The numbers in the Autumn Statement suggest that the government is aiming for public spending of not quite 40 per cent of GDP at factor cost (on consistent definitions) in 2019-20: some 8 percentage points higher than was recorded in 1938 and 10.5 percentage points more than when Keynes’s General Theory was published in 1936. It is also worth noting that the target for 2019-20 is higher than the spending ratio recorded in every year between 1954 and 1964. Indeed, it is very similar to the ratio in 2000 under the last Labour government. If 2019 is going to be “back to the 1930s”, then the Cool Britannia era of the beginning of the millennium was also a throwback to the 1930s. Somehow, this went unnoticed then.
As a percentage of national income, government spending will be some 8 to 11 percentage points higher than in the mid-to-late 1930s when the Autumn Statement forecasts expire. But this is only the beginning of the story. In 2019-20, the government expects to be spending 3.4 per cent of factor-cost GDP on debt interest and around 2.3 per cent on defence. In the inter-war period, cash expenditure on defence increased by 3½ times between its low point in 1932/33 and 1938, increasing its share of national income from some 2.6 per cent to 6.8 per cent. The corresponding figure on debt interest was around 9.4 per cent of national income at its peak in 1926 and was still 5.8 per cent in 1938.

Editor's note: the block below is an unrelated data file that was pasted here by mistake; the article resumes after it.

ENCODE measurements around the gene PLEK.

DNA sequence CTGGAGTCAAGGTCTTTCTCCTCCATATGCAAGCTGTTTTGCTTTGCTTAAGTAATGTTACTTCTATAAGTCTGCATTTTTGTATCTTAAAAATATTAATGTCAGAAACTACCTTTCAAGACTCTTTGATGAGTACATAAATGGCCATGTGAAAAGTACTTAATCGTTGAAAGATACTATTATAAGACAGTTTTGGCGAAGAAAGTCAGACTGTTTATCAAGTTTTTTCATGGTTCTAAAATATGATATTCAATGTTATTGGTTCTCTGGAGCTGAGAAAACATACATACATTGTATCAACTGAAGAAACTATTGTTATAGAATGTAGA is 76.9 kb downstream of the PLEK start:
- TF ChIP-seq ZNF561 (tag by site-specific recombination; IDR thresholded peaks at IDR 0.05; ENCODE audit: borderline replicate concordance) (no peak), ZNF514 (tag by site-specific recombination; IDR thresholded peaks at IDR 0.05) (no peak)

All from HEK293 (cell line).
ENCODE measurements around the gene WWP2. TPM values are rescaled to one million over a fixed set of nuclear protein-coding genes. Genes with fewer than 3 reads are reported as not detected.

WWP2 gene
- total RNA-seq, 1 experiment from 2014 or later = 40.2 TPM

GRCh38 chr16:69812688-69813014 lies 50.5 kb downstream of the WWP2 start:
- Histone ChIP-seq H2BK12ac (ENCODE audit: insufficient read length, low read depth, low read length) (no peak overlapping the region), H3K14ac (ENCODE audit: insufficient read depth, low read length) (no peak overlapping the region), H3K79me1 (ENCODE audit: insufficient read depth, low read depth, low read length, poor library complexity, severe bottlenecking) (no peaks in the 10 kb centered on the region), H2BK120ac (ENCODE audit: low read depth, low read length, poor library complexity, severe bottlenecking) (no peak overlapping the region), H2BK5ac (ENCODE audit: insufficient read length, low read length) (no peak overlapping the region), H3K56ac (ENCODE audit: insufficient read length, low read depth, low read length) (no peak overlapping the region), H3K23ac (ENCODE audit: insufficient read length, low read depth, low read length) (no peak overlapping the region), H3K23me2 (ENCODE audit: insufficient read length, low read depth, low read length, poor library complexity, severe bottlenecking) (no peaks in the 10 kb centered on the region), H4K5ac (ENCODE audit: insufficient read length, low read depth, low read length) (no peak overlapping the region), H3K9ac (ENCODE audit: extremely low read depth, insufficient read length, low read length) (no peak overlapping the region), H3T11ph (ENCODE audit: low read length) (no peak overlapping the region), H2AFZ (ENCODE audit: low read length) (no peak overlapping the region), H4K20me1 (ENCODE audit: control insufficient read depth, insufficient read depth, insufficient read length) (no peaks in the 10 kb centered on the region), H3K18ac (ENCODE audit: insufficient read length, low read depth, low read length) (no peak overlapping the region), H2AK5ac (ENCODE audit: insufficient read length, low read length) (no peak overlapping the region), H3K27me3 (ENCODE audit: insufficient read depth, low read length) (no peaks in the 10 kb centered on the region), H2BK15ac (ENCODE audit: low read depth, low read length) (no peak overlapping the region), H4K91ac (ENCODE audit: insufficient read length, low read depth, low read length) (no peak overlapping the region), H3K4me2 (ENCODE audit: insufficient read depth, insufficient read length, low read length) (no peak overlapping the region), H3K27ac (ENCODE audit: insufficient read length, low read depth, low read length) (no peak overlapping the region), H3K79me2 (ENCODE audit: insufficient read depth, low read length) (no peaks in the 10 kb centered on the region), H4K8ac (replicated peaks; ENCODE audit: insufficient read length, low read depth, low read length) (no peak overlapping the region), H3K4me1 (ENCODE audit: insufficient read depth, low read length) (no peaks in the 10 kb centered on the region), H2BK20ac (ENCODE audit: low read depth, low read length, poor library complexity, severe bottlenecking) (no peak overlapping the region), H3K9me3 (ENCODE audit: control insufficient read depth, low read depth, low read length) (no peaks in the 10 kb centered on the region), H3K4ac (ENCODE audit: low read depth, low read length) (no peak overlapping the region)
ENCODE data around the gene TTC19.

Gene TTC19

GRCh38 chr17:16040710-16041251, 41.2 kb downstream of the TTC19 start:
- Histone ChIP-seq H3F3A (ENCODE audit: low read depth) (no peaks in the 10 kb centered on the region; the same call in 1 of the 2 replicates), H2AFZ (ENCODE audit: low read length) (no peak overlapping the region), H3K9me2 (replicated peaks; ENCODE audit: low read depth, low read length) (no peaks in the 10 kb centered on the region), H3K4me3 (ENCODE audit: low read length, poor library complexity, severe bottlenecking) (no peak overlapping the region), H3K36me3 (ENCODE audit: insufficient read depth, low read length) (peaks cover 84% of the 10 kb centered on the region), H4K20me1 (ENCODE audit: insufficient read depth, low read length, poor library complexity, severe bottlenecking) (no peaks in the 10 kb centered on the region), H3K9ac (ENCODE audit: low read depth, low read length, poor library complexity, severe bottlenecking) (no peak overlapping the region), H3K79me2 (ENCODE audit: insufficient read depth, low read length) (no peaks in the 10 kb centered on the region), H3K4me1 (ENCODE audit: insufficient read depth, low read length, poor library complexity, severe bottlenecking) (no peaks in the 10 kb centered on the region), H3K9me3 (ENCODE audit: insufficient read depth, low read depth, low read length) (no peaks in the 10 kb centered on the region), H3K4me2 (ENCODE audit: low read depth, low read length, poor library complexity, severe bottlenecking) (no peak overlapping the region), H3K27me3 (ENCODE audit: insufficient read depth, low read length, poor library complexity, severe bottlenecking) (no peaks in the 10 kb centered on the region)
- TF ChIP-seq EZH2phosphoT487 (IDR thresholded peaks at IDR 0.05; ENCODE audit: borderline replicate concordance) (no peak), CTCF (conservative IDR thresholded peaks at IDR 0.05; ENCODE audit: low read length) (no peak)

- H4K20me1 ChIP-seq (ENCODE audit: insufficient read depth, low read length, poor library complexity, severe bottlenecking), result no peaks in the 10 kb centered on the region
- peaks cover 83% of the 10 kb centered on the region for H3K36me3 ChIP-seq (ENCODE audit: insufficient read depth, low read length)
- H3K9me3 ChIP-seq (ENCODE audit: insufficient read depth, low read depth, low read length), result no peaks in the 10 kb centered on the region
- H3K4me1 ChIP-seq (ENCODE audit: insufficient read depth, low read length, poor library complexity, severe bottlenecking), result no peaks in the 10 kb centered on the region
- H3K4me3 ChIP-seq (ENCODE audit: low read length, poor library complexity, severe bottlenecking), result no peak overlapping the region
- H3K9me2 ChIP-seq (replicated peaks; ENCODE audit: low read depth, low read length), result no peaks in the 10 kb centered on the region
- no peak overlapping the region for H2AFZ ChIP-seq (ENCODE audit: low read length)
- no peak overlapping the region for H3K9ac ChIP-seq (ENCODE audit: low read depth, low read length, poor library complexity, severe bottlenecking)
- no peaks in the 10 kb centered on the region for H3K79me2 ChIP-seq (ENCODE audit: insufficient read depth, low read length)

In other words, government spending on non-defence and non-debt interest was around 19.2 per cent in 1938. This compares with 34.1 per cent of national income projected to be spent on non-debt interest, non-defence items in 2019-2020. In other words, the sort of public services on which the left like to see money spent (the non-nightwatchman functions of the state) will see 14.9 percentage points more – or 1.8 times as much – spent on them as a proportion of a much bigger national income in 2019-2020 than was spent immediately before World War II.
The final question that remains is how such apparent nonsense about the government spending ratio gained so much traction in the first place? Either the people responsible for spreading this myth were ignorant of the well-documented trends in the share of the state in national output – which does not say much for their basic economic competence – or they were being deliberately cavalier in their presentation of the facts.
 In cash terms, total general government spending in 2014 was 463 times its 1938 level, while money GDP was 300 times its 1938 level using the factor cost measure and 315 times using the alternative market price measure of GDP.
 Net national income subtracts capital depreciation and is a superior measure of the sustainable resource base. Unfortunately, there are major problems measuring depreciation, which is why the gross measure is preferred. A similar comment applies to market-price GDP – i.e., it is inferior conceptually to the factor cost measure but easier to calculate.